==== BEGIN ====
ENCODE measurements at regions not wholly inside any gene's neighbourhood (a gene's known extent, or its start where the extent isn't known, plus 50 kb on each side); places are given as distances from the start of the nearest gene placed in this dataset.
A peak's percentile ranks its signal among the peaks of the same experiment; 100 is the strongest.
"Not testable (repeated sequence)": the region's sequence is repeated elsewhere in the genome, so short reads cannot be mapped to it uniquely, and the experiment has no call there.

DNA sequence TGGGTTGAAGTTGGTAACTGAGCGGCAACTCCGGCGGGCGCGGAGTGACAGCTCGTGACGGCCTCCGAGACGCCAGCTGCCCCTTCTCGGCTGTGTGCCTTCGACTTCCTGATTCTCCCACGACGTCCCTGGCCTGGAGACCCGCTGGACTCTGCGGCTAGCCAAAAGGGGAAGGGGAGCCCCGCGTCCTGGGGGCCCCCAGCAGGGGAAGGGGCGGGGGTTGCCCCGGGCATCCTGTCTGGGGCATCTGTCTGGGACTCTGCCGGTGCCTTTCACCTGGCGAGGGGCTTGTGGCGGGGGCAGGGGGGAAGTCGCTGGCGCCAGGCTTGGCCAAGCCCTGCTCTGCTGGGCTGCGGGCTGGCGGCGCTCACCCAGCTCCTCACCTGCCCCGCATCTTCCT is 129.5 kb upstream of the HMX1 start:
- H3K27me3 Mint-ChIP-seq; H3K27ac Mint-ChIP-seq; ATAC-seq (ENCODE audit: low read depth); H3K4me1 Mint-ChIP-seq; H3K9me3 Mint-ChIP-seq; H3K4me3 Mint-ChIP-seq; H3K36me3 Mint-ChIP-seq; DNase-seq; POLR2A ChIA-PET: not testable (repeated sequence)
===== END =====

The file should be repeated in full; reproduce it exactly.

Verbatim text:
ENCODE measurements at regions not wholly inside any gene's neighbourhood (a gene's known extent, or its start where the extent isn't known, plus 50 kb on each side); places are given as distances from the start of the nearest gene placed in this dataset.
A peak's percentile ranks its signal among the peaks of the same experiment; 100 is the strongest.
"Not testable (repeated sequence)": the region's sequence is repeated elsewhere in the genome, so short reads cannot be mapped to it uniquely, and the experiment has no call there.

DNA sequence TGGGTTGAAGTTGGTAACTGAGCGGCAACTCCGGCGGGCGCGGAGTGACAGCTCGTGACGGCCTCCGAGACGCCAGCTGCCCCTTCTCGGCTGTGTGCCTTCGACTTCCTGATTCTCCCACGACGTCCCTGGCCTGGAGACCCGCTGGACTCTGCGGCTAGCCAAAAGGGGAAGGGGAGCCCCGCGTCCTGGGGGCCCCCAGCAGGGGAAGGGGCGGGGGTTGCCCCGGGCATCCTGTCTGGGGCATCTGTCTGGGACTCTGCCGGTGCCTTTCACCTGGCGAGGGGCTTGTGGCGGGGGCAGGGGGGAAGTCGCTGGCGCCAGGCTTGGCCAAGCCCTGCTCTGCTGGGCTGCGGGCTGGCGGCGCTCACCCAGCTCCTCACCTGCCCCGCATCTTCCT is 129.5 kb upstream of the HMX1 start:
- H3K27me3 Mint-ChIP-seq; H3K27ac Mint-ChIP-seq; ATAC-seq (ENCODE audit: low read depth); H3K4me1 Mint-ChIP-seq; H3K9me3 Mint-ChIP-seq; H3K4me3 Mint-ChIP-seq; H3K36me3 Mint-ChIP-seq; DNase-seq; POLR2A ChIA-PET: not testable (repeated sequence)